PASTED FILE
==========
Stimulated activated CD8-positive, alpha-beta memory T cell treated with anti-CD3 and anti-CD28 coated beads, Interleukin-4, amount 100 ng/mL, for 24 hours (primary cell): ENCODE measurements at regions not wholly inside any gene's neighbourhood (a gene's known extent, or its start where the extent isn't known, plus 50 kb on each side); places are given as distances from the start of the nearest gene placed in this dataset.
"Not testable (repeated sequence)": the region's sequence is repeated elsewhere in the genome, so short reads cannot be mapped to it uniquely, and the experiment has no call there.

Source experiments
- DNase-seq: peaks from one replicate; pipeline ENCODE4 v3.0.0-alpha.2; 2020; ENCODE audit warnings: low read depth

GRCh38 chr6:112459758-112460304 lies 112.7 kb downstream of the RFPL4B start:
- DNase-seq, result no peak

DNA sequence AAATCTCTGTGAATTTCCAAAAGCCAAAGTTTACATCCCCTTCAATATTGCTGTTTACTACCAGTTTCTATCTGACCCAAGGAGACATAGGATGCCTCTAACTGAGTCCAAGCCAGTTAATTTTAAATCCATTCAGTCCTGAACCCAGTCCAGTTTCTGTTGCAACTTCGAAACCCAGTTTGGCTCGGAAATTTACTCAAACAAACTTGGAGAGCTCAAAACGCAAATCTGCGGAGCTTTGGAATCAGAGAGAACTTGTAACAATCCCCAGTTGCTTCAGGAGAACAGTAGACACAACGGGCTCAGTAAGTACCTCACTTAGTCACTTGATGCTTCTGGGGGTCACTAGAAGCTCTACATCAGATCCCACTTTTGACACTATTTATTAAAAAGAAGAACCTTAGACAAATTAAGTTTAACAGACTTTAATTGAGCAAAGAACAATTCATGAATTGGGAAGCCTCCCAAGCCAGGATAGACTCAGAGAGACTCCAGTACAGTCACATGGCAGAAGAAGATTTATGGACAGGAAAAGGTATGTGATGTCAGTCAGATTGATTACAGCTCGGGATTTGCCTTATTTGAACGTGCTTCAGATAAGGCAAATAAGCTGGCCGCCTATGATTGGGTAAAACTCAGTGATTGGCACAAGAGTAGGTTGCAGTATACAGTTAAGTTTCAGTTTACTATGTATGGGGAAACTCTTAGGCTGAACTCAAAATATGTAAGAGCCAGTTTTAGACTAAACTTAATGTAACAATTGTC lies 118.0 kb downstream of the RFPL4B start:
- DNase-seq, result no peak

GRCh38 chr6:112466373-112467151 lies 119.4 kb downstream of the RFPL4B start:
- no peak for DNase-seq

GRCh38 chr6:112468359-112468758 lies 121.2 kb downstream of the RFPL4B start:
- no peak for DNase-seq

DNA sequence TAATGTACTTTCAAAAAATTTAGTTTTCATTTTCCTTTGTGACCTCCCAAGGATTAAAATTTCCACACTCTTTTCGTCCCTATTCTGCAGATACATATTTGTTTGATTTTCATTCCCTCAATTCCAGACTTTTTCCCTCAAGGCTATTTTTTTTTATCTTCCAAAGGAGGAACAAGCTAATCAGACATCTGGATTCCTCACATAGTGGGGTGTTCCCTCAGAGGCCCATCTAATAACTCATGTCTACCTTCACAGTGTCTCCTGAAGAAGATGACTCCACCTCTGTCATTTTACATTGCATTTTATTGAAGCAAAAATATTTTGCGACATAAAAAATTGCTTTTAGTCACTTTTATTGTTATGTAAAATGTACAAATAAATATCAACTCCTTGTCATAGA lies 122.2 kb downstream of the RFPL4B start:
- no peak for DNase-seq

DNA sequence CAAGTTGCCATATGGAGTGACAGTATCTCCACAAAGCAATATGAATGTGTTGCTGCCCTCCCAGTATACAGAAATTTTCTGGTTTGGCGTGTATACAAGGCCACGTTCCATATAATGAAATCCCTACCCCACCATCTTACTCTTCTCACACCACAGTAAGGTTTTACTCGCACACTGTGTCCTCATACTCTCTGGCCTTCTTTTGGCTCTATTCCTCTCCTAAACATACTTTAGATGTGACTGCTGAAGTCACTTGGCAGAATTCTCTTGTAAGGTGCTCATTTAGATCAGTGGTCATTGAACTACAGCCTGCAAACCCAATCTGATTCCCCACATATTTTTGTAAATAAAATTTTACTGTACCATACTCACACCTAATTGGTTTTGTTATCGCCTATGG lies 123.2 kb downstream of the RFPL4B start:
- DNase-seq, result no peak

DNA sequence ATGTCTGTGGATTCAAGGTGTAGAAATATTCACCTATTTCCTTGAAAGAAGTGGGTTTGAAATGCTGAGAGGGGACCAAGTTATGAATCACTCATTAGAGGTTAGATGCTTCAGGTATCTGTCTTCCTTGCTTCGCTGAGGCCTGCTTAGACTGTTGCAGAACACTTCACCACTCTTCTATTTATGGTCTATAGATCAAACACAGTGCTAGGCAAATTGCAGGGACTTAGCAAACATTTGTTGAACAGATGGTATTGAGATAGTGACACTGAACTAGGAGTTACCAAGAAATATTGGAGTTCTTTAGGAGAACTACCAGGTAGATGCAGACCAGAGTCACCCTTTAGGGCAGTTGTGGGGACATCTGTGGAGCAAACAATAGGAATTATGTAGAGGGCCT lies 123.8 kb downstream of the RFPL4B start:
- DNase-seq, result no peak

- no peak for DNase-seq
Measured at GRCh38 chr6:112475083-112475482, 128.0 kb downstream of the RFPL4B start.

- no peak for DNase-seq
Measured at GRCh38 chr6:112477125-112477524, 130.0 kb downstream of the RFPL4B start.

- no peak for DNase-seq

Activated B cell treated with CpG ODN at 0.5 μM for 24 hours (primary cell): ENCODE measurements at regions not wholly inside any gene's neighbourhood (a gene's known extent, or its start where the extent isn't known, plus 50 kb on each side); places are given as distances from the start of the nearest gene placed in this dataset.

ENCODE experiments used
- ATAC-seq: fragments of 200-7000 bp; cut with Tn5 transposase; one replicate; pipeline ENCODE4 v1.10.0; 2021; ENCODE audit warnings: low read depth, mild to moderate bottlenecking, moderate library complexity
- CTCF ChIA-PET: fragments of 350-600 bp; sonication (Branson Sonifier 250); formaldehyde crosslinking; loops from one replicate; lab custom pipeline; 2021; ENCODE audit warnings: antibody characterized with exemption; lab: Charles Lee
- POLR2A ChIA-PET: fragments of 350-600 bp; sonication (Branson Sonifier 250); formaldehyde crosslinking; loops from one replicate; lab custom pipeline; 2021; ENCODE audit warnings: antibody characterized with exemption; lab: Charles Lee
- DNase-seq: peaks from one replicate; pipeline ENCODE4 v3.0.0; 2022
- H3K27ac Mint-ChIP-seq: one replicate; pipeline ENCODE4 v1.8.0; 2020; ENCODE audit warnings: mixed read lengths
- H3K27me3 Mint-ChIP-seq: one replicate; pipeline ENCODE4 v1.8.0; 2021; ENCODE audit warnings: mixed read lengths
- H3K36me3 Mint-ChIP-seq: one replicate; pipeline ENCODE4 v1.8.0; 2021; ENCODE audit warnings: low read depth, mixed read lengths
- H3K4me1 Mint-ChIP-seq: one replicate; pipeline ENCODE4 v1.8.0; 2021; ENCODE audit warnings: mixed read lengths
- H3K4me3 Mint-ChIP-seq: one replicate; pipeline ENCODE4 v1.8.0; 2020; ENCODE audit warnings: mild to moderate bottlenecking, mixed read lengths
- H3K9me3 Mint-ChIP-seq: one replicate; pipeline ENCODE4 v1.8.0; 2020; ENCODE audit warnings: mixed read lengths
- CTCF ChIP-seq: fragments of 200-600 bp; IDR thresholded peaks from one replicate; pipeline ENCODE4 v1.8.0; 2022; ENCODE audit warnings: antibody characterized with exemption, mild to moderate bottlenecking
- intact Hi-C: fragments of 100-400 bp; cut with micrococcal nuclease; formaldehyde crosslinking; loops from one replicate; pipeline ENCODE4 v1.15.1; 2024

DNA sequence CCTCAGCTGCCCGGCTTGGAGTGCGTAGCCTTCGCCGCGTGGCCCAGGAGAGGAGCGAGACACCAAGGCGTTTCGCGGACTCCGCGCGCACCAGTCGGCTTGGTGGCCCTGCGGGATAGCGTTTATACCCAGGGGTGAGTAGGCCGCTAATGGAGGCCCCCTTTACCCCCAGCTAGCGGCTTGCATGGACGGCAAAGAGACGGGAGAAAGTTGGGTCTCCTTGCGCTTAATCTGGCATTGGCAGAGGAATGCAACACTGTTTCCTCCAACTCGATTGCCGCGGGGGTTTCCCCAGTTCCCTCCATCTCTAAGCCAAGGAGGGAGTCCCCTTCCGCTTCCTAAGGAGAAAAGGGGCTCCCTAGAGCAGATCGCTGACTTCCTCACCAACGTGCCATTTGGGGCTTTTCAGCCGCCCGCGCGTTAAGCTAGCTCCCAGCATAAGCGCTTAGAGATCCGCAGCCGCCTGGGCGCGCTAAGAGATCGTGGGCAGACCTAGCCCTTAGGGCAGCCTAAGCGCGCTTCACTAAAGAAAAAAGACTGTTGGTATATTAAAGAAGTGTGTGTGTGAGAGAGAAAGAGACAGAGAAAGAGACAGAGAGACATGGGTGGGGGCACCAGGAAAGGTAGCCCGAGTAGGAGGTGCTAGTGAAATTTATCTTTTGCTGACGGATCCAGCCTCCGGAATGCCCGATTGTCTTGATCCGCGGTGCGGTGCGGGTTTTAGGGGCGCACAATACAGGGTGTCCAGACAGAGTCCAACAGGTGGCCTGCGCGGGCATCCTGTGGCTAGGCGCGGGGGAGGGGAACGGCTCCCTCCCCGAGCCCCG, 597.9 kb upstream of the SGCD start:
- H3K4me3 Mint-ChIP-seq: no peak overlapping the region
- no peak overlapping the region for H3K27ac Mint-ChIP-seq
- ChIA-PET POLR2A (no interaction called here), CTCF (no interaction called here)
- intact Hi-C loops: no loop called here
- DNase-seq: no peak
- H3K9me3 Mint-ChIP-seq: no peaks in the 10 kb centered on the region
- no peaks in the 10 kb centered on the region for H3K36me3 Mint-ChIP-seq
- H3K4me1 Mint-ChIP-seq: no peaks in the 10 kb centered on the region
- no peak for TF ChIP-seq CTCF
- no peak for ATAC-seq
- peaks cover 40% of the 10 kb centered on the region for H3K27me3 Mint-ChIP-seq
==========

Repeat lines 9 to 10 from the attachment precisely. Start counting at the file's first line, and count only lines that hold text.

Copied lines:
GRCh38 chr6:112466373-112467151 lies 119.4 kb downstream of the RFPL4B start:
- no peak for DNase-seq